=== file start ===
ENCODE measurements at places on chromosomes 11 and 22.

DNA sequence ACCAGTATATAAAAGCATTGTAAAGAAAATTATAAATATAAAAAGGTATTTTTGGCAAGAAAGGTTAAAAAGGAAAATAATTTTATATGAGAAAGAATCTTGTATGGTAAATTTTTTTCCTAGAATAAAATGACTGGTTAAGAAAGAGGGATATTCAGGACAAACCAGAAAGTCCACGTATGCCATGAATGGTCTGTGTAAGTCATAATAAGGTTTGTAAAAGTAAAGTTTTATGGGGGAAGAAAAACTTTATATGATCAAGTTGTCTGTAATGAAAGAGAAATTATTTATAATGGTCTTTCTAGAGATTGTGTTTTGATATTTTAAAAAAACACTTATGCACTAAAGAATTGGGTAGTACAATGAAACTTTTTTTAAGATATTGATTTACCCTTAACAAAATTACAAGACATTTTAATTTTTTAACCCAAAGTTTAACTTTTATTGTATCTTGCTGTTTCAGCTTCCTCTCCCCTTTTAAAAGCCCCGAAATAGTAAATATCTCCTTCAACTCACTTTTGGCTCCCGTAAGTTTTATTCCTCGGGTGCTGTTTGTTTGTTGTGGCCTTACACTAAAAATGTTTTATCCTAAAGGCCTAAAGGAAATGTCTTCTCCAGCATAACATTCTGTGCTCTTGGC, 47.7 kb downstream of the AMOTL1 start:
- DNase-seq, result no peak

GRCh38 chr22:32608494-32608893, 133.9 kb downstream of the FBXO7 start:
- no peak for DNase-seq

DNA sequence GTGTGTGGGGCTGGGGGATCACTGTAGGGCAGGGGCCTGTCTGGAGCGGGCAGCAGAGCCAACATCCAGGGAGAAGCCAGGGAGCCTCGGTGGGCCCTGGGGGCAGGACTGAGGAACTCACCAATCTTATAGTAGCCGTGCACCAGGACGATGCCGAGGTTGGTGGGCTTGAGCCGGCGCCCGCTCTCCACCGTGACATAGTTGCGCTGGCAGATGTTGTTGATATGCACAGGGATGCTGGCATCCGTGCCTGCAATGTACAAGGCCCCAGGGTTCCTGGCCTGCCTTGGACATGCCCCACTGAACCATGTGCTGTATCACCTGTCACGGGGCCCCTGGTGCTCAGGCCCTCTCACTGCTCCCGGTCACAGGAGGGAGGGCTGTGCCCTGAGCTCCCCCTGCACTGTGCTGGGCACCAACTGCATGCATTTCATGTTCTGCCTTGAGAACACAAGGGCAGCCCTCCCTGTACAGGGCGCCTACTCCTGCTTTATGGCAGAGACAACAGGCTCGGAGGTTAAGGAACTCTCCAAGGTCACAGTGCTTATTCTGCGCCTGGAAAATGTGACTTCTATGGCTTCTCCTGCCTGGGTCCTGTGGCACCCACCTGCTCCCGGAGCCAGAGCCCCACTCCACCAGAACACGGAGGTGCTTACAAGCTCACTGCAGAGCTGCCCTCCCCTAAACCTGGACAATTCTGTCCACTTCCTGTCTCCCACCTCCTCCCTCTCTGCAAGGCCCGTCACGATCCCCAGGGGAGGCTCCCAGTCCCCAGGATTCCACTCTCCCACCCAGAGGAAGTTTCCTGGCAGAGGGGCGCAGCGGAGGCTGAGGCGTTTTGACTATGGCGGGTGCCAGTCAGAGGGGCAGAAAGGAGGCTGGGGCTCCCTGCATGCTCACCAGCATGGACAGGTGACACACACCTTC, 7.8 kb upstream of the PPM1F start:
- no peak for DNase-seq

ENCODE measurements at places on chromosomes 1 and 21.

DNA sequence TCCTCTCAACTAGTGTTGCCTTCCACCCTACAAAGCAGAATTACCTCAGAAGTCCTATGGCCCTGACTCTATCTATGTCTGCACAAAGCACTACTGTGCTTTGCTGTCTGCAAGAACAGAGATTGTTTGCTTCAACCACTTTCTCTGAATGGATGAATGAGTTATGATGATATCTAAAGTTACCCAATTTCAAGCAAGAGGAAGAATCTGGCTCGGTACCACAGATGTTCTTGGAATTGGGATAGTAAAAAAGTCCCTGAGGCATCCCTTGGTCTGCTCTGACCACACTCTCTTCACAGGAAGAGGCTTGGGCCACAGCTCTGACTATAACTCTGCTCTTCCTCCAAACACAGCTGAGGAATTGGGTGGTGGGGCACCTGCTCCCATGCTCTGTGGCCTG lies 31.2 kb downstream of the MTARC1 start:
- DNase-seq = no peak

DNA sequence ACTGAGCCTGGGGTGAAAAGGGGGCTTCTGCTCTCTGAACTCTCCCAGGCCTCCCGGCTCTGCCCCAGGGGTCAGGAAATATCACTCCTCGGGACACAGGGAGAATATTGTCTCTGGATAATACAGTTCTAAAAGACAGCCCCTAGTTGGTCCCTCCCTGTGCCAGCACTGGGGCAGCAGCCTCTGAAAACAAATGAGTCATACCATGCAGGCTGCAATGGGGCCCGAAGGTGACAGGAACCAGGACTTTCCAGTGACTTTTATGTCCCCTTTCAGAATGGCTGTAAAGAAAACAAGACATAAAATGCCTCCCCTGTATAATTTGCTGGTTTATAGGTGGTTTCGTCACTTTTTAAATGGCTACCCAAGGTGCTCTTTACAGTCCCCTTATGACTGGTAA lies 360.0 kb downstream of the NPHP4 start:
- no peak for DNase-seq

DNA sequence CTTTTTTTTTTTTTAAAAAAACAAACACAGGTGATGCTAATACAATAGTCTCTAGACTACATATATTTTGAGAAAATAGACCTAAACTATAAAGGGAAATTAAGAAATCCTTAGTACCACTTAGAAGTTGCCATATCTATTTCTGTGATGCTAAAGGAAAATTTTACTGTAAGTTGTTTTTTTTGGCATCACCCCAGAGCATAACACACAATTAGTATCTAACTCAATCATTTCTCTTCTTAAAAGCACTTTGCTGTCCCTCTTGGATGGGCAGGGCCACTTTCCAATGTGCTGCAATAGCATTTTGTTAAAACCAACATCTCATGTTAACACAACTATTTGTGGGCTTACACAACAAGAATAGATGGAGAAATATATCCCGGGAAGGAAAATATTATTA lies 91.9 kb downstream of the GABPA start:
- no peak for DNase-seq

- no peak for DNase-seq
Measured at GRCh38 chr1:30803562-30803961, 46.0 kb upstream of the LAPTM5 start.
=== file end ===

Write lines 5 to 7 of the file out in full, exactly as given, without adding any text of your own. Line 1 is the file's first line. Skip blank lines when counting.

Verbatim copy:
- no peak for DNase-seq

DNA sequence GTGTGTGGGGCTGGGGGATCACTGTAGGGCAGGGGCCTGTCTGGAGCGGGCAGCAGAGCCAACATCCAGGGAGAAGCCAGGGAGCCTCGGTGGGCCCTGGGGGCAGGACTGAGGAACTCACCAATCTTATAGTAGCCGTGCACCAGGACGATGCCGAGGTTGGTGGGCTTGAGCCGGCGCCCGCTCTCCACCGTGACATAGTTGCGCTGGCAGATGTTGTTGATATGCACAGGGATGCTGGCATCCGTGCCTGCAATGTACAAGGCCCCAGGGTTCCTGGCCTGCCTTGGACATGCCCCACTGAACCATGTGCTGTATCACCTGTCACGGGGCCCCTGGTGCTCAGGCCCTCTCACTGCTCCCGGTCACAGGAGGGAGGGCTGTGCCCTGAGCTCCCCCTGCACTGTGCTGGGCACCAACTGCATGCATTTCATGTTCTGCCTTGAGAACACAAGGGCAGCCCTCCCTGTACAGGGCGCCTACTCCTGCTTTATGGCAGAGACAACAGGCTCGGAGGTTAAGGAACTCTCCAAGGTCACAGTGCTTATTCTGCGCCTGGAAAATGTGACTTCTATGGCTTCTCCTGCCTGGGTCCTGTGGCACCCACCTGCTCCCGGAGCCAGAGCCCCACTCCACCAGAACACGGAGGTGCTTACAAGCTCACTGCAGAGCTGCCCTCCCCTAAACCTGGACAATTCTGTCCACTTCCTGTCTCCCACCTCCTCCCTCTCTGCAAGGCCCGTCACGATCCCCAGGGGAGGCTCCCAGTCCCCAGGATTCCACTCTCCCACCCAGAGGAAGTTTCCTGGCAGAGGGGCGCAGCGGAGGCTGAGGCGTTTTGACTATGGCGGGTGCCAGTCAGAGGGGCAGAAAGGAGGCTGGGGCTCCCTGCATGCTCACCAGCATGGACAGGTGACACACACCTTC, 7.8 kb upstream of the PPM1F start:
- no peak for DNase-seq